Vitamin D Deficiency—A Rising Pandemic
Vitamin D deficiency is such an issue that many experts are now calling it a pandemic. And, unfortunately, it’s only becoming more problematic over time. In fact, up to 50% of people are deficient and may not even know it.
One of the reasons this issue continues to be so widespread is due to a lack of knowledge. Most people don’t understand the important role vitamin D plays in our health and wellbeing. The following information will give you a basic understanding of how vital vitamin D is for maintaining optimal wellness and what you can do to correct this problem.
What is vitamin D deficiency? Vitamin D is largely produced by the skin after exposure to sunlight. Wild caught salmon, mackerel, herring, and some fish oils contain useful amounts of vitamin D as well. People become deficient when their skin isn’t producing adequate amounts of vitamin D or they aren’t receiving enough of it from their diet or supplementation.
What are the risks of vitamin D deficiency? Vitamin D is required for strong, healthy bones, among other key functions of the body. In children, vitamin D deficiency can result in rickets. Adults who are deficient have a higher risk of osteopenia, osteoporosis, and fractures. It is also associated with increased risk for some cancers, autoimmune disease, hypertension, and some infectious diseases.
How do I know if I’m deficient? The easiest way to know if you have vitamin D deficiency is to have a blood test done by your medical provider. Some symptoms of vitamin D deficiency include bone pain, muscle weakness, low energy, fatigue, lowered immunity, depression, easy fractures, mood swings, and sleeping irregularities.
How can I get more vitamin D?
- Sunshine: If you’re careful, you can try increasing your vitamin D levels the old-fashioned way from being out in the sun. Fair-skinned people can spend as little as 15 minutes a day for adequate sun exposure to boost their vitamin D. People with more pigment in their skin might need to spend up to 40 minutes a day in the sunshine.
Remember, sunscreen with an SPF of 15 will block up to 99% UVB rays therefore decreasing the synthesis of vitamin D in the body by up to 99% as well. If you are relying on sunshine to increase your vitamin D, sunscreen must be avoided and exposure to the sun must be in very small, careful increments.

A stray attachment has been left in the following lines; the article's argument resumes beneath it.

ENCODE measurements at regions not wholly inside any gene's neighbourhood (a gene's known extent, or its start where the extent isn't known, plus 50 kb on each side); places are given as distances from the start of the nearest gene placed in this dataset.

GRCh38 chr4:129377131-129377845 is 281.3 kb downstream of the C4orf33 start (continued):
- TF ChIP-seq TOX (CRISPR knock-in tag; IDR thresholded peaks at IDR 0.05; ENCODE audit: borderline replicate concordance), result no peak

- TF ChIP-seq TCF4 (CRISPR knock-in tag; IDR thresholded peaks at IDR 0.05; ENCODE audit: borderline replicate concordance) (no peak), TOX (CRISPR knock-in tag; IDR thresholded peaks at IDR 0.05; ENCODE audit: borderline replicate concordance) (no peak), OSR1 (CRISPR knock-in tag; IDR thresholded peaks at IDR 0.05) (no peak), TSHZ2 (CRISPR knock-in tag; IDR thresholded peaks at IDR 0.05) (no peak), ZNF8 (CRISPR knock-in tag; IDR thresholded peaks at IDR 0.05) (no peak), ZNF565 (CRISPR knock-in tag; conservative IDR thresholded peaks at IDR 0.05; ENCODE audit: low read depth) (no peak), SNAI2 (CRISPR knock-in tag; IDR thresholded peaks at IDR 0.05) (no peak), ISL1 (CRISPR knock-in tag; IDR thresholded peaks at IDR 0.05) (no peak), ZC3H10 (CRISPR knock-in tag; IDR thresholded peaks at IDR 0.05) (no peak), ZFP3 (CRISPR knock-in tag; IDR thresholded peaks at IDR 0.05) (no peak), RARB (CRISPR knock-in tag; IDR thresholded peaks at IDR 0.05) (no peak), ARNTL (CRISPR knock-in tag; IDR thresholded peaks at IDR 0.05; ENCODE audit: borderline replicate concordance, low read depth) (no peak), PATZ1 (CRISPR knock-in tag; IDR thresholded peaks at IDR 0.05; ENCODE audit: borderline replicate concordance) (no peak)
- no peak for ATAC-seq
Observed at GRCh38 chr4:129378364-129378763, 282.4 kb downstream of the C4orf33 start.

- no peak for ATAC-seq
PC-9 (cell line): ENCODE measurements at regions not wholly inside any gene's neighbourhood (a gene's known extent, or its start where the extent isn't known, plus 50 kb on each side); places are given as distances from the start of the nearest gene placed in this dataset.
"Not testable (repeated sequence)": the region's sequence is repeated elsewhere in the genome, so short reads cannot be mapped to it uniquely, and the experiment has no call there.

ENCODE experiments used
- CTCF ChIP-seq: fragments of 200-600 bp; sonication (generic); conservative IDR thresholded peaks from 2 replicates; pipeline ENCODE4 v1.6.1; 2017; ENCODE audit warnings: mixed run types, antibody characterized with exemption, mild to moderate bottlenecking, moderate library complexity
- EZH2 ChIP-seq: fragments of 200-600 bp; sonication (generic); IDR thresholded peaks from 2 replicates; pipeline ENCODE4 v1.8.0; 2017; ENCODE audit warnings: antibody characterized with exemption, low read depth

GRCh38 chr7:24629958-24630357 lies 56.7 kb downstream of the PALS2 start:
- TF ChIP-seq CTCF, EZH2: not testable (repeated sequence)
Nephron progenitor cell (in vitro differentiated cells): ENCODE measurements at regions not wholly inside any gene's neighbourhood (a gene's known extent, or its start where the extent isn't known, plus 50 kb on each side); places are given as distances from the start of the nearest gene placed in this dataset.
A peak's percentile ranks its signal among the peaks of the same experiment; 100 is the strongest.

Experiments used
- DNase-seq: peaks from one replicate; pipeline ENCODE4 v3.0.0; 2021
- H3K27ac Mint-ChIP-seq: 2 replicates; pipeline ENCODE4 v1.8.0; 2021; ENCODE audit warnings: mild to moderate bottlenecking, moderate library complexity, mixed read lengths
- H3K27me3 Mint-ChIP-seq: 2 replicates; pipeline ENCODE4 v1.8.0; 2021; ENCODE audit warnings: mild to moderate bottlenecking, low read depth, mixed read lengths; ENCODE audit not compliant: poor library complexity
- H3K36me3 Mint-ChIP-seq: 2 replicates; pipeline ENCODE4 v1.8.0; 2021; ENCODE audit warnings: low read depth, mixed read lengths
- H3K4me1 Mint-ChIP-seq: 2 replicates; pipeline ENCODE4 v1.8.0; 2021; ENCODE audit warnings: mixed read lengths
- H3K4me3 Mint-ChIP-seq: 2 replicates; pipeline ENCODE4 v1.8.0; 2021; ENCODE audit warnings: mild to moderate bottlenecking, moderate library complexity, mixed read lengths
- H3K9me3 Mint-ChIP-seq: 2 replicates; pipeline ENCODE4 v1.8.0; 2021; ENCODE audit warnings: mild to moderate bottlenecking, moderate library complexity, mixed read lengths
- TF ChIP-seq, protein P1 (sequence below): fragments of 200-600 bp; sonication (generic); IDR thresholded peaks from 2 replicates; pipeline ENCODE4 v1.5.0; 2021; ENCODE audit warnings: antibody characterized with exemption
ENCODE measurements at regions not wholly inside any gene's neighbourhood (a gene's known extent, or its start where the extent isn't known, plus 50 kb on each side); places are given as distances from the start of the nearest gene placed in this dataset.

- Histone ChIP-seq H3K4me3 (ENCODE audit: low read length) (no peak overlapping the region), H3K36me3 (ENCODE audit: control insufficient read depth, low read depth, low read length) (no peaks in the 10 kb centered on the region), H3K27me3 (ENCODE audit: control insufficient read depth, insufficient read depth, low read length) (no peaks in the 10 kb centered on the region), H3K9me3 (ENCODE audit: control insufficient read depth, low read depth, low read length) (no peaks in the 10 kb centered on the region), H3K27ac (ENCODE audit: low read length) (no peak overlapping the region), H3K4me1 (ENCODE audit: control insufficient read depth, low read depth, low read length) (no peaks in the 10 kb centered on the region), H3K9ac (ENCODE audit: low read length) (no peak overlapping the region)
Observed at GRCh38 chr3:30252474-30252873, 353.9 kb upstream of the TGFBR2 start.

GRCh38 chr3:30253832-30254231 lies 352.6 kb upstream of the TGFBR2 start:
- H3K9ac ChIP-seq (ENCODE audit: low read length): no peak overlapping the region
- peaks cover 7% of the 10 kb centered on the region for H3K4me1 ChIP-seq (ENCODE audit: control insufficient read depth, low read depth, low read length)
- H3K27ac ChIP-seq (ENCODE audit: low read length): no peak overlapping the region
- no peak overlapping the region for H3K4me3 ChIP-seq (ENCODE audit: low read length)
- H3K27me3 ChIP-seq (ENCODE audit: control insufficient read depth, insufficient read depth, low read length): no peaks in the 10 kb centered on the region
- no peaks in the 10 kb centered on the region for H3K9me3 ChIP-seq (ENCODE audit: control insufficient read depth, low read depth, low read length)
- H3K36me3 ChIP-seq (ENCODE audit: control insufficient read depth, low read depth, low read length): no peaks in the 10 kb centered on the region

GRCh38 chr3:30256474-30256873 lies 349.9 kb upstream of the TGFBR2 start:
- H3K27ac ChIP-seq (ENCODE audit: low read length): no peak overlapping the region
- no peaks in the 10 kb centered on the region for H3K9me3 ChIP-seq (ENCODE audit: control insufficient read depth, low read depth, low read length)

You should also take into consideration various elements when factoring how much sun you will need to obtain. Seasons, time of day, solar angle, UV index, latitude, altitude, clothing, sunscreen, pigmentation, and age are all contributing factors that determine the amount of vitamin D your skin is able to produce. We like the mobile device application “DMinder.” This handy tool calculates all of these factors for you and tracks your exposure. It also alerts you when optimal levels have been reached and sends a warning when you are nearing excessive exposure that leads to burning.
Diet: Some foods contain vitamin D, as previously mentioned. One of the best sources, wild caught salmon has on average 500-1000 IU vitamin D per 3.5 ounces. However, be aware that its alternative, farm raised salmon, only contains 100-250 IU of vitamin D in an equivalent serving size. When available, opt for wild caught selections to really maximize their vitamin D potential.
- Supplementation: If you’re concerned about sun exposure and prefer to avoid it or don’t feel you’re getting enough nutrients from your diet, you can take vitamin D supplements to boost your levels. This is the safest, surest method of obtaining adequate levels of this nutrient. The average adult should consume minimally 800-1000 IU vitamin D per day.
Vitamin D is essential for many functions of the body and unfortunately is somewhat difficult to obtain for optimal health. If you are concerned about your levels this summer, try adding a few extra minutes in the sun to your daily routine. But always remember to practice safe sun exposure and never, ever let your skin burn. If unprotected sun exposure has you a little nervous, supplementation is an easy means of achieving adequate vitamin D for your health and wellbeing.
 Holick, M.F. (2008). Vitamin D deficiency: a worldwide problem with health consequences. The American Journal of Clinical Nutrition. Vol. 87, No. 4.
 Kennel, K.A., Drake, M.T., & Hurley, D.L. (2010). Vitamin D deficiency in adults: when to test and how to treat. Mayo Clinic Proceedings Vol. 85(5), pgs. 752-758.
 Dunkin, M.A. (2014). Vitamin d deficiency. WebMD.